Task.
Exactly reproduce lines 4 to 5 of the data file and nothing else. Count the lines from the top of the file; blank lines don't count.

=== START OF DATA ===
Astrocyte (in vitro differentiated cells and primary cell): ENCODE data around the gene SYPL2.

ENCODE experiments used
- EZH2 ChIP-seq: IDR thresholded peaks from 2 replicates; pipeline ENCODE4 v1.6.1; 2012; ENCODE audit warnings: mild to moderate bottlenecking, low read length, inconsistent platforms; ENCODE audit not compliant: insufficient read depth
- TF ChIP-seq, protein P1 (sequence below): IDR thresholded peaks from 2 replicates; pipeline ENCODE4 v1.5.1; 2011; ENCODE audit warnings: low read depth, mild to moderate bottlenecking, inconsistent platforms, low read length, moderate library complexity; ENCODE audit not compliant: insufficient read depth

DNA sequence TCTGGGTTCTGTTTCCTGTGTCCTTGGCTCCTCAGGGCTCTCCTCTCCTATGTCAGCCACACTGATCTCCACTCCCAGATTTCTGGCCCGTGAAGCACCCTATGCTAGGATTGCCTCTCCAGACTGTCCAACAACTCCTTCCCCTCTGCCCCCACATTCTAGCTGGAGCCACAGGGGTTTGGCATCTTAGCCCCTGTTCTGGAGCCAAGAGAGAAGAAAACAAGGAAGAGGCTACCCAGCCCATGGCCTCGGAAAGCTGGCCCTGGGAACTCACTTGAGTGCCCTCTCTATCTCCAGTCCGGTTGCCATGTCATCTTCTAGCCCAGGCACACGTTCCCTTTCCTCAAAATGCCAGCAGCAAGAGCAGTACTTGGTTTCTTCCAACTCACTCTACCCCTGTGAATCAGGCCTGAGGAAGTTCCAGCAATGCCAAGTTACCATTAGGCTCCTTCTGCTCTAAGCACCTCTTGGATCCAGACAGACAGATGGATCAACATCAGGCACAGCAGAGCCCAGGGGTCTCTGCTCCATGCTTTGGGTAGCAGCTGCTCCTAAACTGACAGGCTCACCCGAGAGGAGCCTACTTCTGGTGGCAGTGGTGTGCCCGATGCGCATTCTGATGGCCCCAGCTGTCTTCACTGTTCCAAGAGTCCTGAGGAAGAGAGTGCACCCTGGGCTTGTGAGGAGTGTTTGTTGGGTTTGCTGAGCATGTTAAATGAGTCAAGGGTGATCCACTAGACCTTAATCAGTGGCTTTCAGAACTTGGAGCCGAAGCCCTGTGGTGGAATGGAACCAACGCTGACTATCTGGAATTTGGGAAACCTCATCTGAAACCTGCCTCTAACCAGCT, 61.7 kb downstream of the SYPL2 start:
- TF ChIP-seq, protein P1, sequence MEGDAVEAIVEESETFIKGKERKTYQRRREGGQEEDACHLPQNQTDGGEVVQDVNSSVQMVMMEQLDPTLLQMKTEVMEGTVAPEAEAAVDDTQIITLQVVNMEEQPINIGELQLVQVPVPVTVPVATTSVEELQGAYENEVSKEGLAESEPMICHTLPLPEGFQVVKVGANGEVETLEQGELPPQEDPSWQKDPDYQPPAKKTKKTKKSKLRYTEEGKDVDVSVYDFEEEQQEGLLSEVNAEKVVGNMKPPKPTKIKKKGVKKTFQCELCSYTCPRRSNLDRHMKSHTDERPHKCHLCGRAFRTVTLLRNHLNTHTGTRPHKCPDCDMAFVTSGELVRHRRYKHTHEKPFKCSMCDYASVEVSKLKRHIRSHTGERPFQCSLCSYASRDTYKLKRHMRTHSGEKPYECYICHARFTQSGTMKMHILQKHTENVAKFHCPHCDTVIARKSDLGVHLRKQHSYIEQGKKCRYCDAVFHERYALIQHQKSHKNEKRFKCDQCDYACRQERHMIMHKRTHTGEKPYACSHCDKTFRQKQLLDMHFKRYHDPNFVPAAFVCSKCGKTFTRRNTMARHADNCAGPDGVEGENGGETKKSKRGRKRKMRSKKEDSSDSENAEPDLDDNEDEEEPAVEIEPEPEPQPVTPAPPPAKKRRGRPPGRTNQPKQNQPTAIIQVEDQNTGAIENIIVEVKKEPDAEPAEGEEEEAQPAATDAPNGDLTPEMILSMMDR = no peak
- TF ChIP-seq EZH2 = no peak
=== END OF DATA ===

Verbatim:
- TF ChIP-seq, protein P1 (sequence below): IDR thresholded peaks from 2 replicates; pipeline ENCODE4 v1.5.1; 2011; ENCODE audit warnings: low read depth, mild to moderate bottlenecking, inconsistent platforms, low read length, moderate library complexity; ENCODE audit not compliant: insufficient read depth

DNA sequence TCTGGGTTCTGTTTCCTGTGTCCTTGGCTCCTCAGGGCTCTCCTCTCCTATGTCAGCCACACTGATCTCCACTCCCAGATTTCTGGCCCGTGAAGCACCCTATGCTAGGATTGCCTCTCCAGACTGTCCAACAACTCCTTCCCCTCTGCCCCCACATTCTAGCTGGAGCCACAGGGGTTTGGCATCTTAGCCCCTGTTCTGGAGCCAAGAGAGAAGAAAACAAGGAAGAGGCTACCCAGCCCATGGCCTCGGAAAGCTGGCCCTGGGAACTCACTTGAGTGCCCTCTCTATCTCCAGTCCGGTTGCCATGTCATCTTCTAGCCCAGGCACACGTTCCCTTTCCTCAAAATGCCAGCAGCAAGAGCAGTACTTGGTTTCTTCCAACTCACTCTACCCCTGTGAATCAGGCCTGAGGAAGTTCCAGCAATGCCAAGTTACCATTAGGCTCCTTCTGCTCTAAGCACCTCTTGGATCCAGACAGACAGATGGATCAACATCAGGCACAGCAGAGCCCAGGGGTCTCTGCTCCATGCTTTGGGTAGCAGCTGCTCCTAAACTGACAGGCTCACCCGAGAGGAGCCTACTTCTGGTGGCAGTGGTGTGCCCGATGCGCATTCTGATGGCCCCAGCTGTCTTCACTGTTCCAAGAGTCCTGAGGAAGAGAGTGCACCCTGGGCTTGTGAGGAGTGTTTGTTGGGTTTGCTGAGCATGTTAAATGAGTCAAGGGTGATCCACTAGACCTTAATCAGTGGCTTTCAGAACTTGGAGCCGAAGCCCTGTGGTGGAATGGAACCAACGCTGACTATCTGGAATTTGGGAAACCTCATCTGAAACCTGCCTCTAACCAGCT, 61.7 kb downstream of the SYPL2 start: